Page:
Which brings us back to T.A.R.A.

By examining the prevalence of tannins, acidity, residual sugar, and alcohol in a wine, we can at least make snappy-but-educated guesses as to how long a wine may continue to improve…or at least survive. (This info is almost always available under “technical specs” on the winemaker or estate website).

If wine was a poor inner-city neighbourhood, oxygen molecules would be juvenile delinquents looking to break stuff, and tannins would be those selfless social workers, who keep them out of mischief by teaching them to knit, or play badminton.

Tannins form part of a group of compounds called polyphenols that bond to a whole bunch of other chemicals in weird and wonderful ways. One of the chemicals they like to bond to is oxygen. These delinquent oxygen molecules would otherwise set about wreaking havoc with certain elements in the wine, but INSTEAD, the oxygen hangs out with these phenolic compounds and can, given the right opportunities and a good education, actually become healthy citizens, who contribute to society.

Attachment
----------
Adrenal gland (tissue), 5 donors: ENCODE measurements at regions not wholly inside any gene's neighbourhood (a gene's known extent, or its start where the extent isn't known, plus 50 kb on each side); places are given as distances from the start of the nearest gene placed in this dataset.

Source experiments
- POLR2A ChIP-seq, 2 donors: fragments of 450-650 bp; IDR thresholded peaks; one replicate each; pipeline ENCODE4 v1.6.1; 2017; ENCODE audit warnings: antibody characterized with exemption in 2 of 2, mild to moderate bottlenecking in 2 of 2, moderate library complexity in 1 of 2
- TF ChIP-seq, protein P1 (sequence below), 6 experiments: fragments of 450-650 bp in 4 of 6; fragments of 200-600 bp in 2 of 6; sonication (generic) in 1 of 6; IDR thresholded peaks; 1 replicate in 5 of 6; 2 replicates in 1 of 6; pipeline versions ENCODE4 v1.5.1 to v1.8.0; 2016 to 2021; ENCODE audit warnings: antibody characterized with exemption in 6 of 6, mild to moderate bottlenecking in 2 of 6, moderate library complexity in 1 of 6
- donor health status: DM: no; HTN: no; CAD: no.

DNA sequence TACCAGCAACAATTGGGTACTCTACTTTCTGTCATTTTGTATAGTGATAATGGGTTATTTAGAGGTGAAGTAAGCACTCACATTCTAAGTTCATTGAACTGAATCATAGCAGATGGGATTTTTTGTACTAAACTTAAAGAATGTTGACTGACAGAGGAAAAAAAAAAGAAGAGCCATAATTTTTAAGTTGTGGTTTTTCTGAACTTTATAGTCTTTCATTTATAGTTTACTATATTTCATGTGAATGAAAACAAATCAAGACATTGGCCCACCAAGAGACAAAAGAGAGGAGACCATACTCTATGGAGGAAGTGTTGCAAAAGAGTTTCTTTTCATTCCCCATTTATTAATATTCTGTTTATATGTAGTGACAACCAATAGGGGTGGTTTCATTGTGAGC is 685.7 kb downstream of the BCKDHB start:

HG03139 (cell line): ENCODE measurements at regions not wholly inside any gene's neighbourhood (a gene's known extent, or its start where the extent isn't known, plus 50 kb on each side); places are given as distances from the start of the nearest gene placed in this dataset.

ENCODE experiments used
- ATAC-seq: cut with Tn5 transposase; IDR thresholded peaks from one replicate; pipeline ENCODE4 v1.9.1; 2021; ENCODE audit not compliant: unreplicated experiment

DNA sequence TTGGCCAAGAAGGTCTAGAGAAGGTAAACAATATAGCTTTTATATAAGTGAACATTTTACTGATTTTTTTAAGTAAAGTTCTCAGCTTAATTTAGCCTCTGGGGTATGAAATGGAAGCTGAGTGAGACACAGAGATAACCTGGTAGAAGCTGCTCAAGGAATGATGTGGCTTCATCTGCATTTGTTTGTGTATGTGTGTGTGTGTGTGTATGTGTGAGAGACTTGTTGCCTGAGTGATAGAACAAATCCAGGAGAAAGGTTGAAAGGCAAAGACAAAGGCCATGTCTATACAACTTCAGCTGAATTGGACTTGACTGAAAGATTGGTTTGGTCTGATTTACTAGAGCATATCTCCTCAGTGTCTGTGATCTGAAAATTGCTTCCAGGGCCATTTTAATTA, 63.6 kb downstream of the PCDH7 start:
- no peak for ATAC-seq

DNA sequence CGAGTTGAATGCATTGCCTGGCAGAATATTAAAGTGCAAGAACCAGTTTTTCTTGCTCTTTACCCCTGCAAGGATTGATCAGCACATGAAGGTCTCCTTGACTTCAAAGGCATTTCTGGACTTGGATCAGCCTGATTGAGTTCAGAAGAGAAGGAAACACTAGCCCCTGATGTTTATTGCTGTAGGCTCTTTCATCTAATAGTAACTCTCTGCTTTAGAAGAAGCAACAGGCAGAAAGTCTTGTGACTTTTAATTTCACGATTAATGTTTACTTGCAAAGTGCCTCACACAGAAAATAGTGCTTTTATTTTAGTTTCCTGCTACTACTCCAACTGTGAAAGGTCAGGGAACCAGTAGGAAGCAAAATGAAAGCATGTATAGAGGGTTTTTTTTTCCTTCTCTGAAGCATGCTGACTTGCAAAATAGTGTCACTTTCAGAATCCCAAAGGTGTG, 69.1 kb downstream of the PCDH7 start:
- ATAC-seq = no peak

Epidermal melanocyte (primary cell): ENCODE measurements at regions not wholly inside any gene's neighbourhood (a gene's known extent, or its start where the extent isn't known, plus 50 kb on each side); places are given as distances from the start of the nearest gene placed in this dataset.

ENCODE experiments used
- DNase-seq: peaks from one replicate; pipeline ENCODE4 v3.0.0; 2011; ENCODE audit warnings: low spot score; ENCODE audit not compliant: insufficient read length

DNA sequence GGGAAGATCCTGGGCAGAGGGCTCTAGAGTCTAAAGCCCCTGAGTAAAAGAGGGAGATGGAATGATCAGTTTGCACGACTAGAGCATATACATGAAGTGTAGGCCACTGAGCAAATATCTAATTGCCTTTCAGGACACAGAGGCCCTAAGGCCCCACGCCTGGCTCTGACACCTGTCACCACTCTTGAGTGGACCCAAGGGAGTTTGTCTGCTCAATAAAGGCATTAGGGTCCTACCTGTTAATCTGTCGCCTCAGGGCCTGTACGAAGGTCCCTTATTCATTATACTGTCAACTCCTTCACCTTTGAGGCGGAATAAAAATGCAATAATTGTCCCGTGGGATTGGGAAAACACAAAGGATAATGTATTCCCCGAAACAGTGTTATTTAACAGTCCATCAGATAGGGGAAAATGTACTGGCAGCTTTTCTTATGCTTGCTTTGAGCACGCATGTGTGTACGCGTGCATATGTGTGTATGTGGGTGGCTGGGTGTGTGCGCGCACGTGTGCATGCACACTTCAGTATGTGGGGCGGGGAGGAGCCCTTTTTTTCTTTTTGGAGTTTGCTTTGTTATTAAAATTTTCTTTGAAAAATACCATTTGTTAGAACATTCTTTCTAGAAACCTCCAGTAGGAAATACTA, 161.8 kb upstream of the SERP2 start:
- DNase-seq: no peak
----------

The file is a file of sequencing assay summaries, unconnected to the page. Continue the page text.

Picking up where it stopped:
While tannins may busy themselves with both each other, and youthful, anarchic oxygen molecules, acidity’s trump card is its ability to make life awfully unpleasant for any bacteria that may cause wine to spoil prematurely.

If tannins are social workers, Acidity is Simon Cowell on X-Factor destroying the self-esteem of young hopeful bacteria everywhere. It does this by shifting the pH of the solution down the scale to a point where bacteria cannot survive.
“In general, a wine should have a pH of somewhere between 3 and 4 to be stable and not allow bacteria to grow and thrive,” Max Meindl, all-round organic chemistry biscuit, and superbly knowledgeable founder of Max on Wine.

If bacteria are high schoolers on prom night, sugar is the semi-palsied history teacher monitoring the distance between adolescent bodies on the dance floor. “Always leave room for the Holy Ghost”, says Professor Sugar, totally cutting the grass of every bacterium looking to get a legover before Jocund Day can stand tiptoe on the misty mountain tops.